A cabochon can also be cut as a Sugarloaf which means that it has four sides like a rounded pyramid which gives an effect like a smooth, colourful piece of candy.


The benefit of the Cabochon is that it glows colour whereas the faceted stone shines.


The Cabochon is often used for lower quality transparent material that isn’t as useful for faceting though for certain materials such as jade and opal, the most premium colours and clarities of the gemstone become the most beautiful in a Cabochon cut. Cabochons are also the optimum cut for displaying phenomenal effects such as stars, cats-eyes, and adularescence which are not visible without a dome shape crown.


Every stone can be found as a cabochon but highlights include jade, star ruby and sapphire, opal, emerald (especially as a sugarloaf Cabochon), turquoise, cat’s-eye chrysoberyl, moonstone, and labradorite (Figure 7).


The Cabochon was once the only cut and its popularity still continues today.


Trillion Cut

Figure 8 Trillion Cut

Figure 8. Notes: Oregon Sunstone cut in a Trilliant style. Image by Justin K Prim


The Trillion cut is a three-sided triangular cut and is one of the only styles on this list that is dependent on the shape (Figure 8).


The cutter might choose to use this shape for a piece of rough gem that is naturally three sided. The cutting style is usually a mixed cut with a Brilliant crown and either a Brilliant, Portuguese, or Step cut pavilion. If the stone is cut on top and bottom in the Brilliant style then sometimes the name can be written as “Trilliant” (triangular brilliant).


The benefit of this cut is that since it has an odd number of sides (3), each side reflects the light of the two opposite sides making Trillions naturally brighter and more sparkling than other styles.


The Trillion cut is less common than some other styles on this list, so you don’t see as many stones readily available in this cut. the gemstones that you are likely to find are tanzanite, aquamarine, topaz, amethyst, and tourmaline.


Princess Cut

Figure 9.Notes: Tourmaline cut in a rectangular Princess Cut. Image by Victoria Raynaud


The Princess cut is essentially a Brilliant cut for square stones (Figure 9). Since the Brilliant cut is composed of triangular shaped facets, it doesn’t fit inside of square shapes. In the early 1900s, gem cutters created this design to be able to give the square shape the same brilliant sparkle that they were able to achieve for round shapes.


The Princess cut started as a popular cut for diamonds but now is used for coloured stones and works very well for brightening up dark material.


It can be used on a square, rectangular or Emerald cut outline, and gives much more flash and light return than a Step cut, but at the cost of losing extra carat weight in the process.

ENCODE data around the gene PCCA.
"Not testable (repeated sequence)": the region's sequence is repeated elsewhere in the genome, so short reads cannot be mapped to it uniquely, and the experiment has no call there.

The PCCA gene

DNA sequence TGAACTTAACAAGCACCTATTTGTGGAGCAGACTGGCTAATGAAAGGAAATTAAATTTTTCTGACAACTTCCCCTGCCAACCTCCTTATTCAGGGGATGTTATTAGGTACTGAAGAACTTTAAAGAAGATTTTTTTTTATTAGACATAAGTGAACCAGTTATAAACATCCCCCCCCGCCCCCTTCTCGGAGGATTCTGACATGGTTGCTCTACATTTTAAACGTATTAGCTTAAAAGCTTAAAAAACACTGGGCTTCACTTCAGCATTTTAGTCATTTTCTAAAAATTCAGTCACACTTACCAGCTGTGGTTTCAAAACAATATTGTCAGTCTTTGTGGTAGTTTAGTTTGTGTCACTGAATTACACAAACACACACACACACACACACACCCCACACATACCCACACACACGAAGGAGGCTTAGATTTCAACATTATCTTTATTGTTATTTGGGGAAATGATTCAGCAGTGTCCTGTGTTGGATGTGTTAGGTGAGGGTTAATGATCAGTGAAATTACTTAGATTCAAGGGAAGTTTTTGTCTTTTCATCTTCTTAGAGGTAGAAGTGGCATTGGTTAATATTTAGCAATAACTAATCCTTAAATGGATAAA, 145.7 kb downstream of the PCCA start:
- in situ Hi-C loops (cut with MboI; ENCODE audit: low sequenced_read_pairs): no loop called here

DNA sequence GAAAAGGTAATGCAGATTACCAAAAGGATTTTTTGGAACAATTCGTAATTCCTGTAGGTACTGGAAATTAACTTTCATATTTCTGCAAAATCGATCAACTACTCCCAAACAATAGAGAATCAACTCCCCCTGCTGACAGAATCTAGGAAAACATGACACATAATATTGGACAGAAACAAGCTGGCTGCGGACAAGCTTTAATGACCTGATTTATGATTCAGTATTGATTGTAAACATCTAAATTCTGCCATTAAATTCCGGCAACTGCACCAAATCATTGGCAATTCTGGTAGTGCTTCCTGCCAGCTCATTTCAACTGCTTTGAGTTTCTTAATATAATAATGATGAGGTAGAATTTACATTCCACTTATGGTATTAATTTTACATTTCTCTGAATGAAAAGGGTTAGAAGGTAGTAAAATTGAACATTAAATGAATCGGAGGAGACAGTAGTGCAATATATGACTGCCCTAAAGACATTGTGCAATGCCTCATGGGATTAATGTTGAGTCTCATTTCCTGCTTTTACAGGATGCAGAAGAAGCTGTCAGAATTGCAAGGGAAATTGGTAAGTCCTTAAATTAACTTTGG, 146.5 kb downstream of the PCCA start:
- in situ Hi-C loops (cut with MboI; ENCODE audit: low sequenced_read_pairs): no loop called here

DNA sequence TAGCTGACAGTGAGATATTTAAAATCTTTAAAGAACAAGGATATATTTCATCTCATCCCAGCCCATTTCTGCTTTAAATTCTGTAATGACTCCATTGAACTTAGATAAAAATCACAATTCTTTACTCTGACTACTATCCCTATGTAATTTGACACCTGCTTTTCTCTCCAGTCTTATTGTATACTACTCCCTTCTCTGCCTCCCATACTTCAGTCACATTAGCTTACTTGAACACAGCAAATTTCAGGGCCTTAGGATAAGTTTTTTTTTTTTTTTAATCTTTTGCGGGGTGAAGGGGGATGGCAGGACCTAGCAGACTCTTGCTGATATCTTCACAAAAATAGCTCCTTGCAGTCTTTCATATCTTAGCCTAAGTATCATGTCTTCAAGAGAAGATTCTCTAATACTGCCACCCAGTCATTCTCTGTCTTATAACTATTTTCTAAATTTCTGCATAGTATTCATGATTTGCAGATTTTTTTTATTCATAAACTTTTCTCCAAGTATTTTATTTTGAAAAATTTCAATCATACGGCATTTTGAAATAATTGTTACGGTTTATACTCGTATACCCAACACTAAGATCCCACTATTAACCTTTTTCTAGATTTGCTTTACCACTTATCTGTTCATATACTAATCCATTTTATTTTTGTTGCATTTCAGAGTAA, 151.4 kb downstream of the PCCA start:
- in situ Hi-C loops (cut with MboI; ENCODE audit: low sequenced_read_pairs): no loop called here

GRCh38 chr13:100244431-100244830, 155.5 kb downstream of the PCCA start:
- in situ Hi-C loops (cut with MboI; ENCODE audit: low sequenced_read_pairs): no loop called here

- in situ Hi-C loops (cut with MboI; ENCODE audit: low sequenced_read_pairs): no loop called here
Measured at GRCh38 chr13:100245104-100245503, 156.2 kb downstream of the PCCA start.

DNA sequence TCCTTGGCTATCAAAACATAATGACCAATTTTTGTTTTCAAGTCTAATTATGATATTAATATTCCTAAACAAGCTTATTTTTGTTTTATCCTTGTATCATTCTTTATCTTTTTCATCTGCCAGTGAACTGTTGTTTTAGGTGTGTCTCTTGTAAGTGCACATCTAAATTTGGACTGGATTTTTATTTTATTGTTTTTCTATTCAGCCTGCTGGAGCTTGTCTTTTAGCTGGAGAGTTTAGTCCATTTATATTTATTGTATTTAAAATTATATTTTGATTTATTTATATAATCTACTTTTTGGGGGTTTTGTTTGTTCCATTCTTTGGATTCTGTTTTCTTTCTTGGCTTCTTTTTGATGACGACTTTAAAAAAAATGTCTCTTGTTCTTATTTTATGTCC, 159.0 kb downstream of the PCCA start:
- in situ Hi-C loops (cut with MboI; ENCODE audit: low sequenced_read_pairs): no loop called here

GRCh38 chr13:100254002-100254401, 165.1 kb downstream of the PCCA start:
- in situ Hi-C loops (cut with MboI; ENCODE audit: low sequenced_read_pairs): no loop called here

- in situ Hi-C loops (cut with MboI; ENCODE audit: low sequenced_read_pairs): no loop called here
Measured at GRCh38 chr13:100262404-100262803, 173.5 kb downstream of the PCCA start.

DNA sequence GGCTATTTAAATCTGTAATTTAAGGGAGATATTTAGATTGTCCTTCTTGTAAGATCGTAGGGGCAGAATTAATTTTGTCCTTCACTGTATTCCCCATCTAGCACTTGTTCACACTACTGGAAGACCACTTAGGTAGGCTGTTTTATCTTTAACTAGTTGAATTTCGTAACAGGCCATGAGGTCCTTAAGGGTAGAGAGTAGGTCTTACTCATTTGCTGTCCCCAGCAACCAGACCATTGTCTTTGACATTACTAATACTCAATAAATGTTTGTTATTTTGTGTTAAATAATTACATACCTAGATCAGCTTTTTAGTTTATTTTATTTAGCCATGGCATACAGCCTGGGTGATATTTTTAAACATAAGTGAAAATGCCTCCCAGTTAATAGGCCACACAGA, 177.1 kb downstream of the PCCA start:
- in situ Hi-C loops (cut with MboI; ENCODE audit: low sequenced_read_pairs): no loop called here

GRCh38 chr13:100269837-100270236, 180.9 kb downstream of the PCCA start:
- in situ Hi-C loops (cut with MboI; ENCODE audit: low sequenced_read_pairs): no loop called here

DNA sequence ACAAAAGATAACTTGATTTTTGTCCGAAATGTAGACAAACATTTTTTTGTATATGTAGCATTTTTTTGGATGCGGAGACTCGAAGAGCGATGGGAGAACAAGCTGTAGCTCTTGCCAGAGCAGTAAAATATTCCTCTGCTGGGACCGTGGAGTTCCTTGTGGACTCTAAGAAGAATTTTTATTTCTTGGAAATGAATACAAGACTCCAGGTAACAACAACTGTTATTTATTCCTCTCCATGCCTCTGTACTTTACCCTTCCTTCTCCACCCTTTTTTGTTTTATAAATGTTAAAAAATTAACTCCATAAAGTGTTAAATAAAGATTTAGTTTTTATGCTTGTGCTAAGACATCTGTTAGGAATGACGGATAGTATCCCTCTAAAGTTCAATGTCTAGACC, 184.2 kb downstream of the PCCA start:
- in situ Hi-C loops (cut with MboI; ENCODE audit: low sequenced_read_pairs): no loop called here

Since the Princess cut is known as a diamond cut, you don’t often see it in coloured stones.


Sapphires are sometimes cut as Princess cut because they are frequently sold on shelves next to diamonds and the cut name often attracts the eyes of diamond buyers, but any dark-toned stone would benefit from a Princess cut such as spinels, tourmalines, and garnets.


Star Cut

Figure 10 Star Cut


Figure 10.Notes: Blue Spinel cut in a Star Cut. Image by Justin K Prim


The Star cut is a useful cut that lies somewhere between a Brilliant cut and a Portuguese cut

(Figure 10).


Essentially, it’s a Brilliant cut that is given an extra set of facets on the pavilion that can help soften and diffuse lighter colours such as yellow, pink, and peach.

It’s a cut that is often used in India and Sri Lanka but is quite useful on pastel colours that might otherwise become too light with a normal Brilliant cut.


The Star cut also has the benefit of giving the typical Brilliant cut a slightly fresh look, so if you want something bright but not so ordinary, this might be a good choice.


Star cuts are commonly seen but aren’t always recognized because of their similarity to Brilliant cuts. You can most often find them enhancing the pastel colours of tourmaline, morganite, aquamarine, topaz, and garnet.


Asscher Cut





Figure 11. Notes: Blue Spinel in Asscher Cut Image by Justin K Prim


The Asscher cut is another design that was originally created for diamonds but which has recently become popular for coloured stones (Figure 11). It is a square emerald cut but when executed correctly can present a very flashy and bright “hall of mirrors” effect.


The stone was named after its creator Joseph Asscher in the early 1900s and went out of fashion until the early 2000s. Today, we are seeing it presented as a newer cut for coloured stones and many people like its shape which gives a slightly antique feel, harkening back to the Art Deco days from which it originated.


Like the Princess cut, the Asscher cut isn’t a traditional style for coloured stones but one that has only come into popular use in the last few years.


Usually, a stone needs to be custom cut to find this style but you most often will see it used in tourmaline, garnet, spinel, and sometimes sapphire.



Gemstones - Modern Cutting Styles